Mr. Hallam, now 55, looked at mass arrests — within the bounds of a democratic system that tolerates dissent — as a tactic that would overwhelm the government. “We recognise now that our tactic of arrest has made it easier for people of privilege to participate and that our behaviours and attitudes fed into the system of white supremacy. We’re sorry this recognition comes so late,” a statement said. More recent interpretations among XR activists view the climate change, COVID-19 and human rights crises (including rights of people of African origin) as the ramifications of an economic and financial system run wild.
Mr. Hallam was censured by the movement for making comments that described the Holocaust as “an almost normal event” in the long sweep of history. He apologised. Once a moving force at XR, he has taken part in protests against Heathrow airport expansion separately and describes himself also as a leader of another combative organisation, Burning Pink (BP), whose activists splash bright pink spray paint on property and court arrest in support of climate and equality objectives.
Gail Bradbrook, 49, is the prominent face of XR today. “I am involved in both BP campaigns and also doing mobilisation training and development work with XR groups around the world, as well as videos and interviews,” Mr. Hallam said in an email to The Hindu. “Assuming COVID retreats, there will be a new impetus to mass civil disobedience given the situation is getting exponentially worse,” he said.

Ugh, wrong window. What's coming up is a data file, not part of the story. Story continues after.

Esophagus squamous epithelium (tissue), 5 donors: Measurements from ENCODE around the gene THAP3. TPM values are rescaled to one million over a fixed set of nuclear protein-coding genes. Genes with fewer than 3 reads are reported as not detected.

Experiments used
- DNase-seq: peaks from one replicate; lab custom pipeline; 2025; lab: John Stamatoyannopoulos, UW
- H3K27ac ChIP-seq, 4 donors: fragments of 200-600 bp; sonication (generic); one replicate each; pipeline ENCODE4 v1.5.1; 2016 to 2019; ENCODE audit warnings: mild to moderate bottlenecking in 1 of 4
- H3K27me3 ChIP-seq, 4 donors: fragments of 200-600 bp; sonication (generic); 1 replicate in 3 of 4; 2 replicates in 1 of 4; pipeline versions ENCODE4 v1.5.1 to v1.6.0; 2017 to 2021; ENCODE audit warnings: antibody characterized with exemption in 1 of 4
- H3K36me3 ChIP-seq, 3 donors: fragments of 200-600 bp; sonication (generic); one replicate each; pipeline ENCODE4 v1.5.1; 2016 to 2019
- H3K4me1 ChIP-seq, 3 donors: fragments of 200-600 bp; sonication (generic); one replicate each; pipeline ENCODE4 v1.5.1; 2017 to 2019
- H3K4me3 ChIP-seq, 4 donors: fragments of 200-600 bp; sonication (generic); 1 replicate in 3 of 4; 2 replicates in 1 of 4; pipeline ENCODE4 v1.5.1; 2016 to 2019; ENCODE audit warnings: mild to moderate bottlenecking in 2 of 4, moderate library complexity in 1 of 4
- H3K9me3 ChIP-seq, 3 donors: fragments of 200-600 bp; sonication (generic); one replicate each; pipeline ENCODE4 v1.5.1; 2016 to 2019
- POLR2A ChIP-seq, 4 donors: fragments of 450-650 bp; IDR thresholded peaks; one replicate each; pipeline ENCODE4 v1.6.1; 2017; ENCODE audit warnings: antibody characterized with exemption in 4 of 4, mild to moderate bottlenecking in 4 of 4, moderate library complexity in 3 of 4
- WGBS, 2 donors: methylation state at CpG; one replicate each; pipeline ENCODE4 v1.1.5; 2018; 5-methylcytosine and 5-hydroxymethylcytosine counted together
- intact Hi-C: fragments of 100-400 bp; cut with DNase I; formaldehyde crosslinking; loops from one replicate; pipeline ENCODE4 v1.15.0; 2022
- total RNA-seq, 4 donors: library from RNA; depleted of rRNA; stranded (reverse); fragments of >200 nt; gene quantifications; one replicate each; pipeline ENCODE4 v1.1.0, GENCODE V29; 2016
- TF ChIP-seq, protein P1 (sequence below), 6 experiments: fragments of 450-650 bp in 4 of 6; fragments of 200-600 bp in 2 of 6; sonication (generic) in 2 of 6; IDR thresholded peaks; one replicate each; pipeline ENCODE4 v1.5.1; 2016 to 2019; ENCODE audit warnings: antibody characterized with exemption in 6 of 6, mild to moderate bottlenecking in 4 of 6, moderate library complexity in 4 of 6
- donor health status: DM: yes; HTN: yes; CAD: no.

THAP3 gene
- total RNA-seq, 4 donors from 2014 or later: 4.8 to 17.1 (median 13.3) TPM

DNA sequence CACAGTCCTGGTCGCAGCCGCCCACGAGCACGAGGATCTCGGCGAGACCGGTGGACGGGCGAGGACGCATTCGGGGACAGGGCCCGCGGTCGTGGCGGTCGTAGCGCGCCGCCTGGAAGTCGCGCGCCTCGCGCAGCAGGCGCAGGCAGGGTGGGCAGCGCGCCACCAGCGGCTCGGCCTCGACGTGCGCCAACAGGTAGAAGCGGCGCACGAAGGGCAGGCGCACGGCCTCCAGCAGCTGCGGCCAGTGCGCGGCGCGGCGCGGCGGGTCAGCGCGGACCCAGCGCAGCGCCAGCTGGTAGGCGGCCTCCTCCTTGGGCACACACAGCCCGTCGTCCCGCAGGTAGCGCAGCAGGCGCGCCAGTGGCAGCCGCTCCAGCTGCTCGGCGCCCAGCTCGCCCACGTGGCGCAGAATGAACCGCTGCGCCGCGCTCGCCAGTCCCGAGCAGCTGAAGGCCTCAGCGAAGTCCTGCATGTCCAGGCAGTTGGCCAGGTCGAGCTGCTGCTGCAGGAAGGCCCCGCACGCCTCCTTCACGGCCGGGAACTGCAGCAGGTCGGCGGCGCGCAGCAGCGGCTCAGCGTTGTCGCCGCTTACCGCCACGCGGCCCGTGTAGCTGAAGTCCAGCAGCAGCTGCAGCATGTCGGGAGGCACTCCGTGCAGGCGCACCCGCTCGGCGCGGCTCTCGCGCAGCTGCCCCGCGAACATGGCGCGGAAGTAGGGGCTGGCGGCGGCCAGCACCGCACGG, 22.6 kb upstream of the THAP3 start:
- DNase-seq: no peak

With every new crisis — wildfires, failed agriculture, drought, flood, heatwaves and coldwaves — governments and corporations are apprehensive that XR’s idea of “collaborative rebellion” will challenge locked-in policies on fossil fuels. In the U.K., the movement is encouraging ‘money rebellion’ by small businesses. Participants will fund green goals, and work to deny funds to non-compliant governments to stop funding of fossil fuels interests.
Disha Ravi, who organised Fridays for Future events in India, activists Nikita Jacob and Shantanu Muluk have provoked the government’s ire. The implications of growing environmental and climate crises merging with other struggles, such as the farmers’ agitation, add to the establishment’s worries. XR is constantly tweaking its toolkit for non-violent direct action, attracting public attention and demanding responsible replies from governments.